Patient safety is an important consideration in the delivery of care. While providers continually seek ways to improve patient safety and overall quality of care, medical mistakes sometimes happen. In the UK, reports say Health Secretary Jeremy Hunt is set to announce new measures aimed at protecting doctors and medical staff when mistakes are made.
These new measures include:
- The investigation of every hospital death by a medical examiner or coroner
- Data on doctors' performance will allow them to see how they compare to others to help them improve
- The regulator - the General Medical Council - will no longer be able to appeal against the findings of doctors' disciplinary hearings
According to Mr. Hunt, improving patient safety means doctors and other staff must be able to reflect openly and freely when they have made ordinary mistakes, instead of being punished for them.
"When something goes tragically wrong in healthcare, the best apology to grieving families is to guarantee that no-one will experience that same heartache again," Mr. Hunt said.
The health secretary said he was deeply concerned about the unintended chilling effect on clinicians' ability to learn from mistakes following recent court rulings.
In particular, concerns were raised following the case of Dr. Hadiza Bawa-Garba, who was struck off after the death of a six-year-old boy. The doctor was found guilty of mistakes in the care of the young boy, Jack Adcock, from Leicestershire, who died of sepsis in 2011.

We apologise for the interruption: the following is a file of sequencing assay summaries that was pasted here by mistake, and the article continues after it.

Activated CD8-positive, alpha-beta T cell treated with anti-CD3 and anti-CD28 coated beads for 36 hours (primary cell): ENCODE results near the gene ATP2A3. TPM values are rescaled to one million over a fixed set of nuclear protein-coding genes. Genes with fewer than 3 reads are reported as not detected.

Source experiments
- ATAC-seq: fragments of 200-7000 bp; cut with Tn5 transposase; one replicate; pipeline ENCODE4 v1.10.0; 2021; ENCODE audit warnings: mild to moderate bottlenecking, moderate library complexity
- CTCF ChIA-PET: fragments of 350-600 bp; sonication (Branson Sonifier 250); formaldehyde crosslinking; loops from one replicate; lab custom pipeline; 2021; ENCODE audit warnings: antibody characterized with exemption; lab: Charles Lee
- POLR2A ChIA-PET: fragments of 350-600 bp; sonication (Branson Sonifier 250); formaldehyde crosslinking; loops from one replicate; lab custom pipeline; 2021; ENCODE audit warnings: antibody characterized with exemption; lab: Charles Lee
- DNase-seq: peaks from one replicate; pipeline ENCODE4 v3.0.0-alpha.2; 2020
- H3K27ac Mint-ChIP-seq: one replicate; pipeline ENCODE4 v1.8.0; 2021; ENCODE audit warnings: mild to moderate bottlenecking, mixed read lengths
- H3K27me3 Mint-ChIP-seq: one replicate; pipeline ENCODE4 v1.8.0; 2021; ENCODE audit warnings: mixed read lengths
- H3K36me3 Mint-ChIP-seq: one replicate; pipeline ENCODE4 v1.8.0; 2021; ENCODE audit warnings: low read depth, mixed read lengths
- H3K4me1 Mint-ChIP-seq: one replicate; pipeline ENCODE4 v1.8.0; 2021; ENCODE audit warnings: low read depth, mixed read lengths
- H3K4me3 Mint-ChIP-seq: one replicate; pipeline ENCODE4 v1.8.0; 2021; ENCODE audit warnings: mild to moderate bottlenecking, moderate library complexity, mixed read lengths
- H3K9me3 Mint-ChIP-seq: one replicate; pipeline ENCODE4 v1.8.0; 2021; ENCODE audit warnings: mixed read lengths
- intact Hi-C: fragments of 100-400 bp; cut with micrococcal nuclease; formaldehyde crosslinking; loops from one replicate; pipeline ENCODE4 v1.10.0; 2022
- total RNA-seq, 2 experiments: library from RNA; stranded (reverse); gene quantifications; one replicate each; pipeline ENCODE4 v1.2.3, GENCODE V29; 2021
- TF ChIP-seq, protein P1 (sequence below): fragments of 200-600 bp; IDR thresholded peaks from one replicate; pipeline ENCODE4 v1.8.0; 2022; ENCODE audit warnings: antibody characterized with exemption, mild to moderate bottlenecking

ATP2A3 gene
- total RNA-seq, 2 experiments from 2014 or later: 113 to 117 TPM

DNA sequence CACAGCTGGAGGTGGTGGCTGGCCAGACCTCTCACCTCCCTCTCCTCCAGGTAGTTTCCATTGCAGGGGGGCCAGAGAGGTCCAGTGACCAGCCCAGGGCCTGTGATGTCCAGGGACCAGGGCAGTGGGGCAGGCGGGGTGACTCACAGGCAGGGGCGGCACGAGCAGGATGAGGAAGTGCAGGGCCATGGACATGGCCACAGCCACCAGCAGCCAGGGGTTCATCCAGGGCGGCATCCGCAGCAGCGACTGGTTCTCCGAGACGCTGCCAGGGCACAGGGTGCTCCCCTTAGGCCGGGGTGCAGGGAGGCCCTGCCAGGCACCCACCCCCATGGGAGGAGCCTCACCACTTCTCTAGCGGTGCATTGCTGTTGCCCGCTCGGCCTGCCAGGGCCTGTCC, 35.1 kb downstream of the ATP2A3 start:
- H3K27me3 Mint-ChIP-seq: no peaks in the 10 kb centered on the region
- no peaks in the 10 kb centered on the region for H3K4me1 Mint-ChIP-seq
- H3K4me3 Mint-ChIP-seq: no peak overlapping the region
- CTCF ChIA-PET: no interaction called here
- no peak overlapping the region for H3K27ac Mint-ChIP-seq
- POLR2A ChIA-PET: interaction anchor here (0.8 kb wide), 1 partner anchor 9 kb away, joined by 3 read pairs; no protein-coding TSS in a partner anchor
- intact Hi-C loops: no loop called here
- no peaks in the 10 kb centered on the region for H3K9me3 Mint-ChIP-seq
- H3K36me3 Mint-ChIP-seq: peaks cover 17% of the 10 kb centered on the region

Dr. Bawa-Garba was originally suspended from the medical register for 12 months by a tribunal, but was then removed from the medical register following a High Court appeal by regulator the General Medical Council. The GMC said the the original decision was "not sufficient to protect the public".
The new measures to be announced by Mr. Hunt are based on findings of a government review ordered by no less than the secretary himself. Professor Norman Williams who conducted the review said that "a clearer understanding" of when manslaughter charges should be brought in healthcare "should lead to fewer criminal investigations". The professor pointed out that criminal investigation should be confined "to just those rare cases where an individual's performance is so 'truly exceptionally bad' that it requires a criminal sanction".
The Department of Health and Social Care said the changes would mean bereaved families would get more information about the circumstances of their loved ones' death and more data would be shared across the NHS to help prevent avoidable deaths in the future.
The British Medical Association's council chair, Dr Chaand Nagpaul, commented: "If we, as doctors, and the wider health service are to learn from these mistakes and to prevent such tragedies occurring, the NHS needs a dramatic shift away from the current culture of blame."
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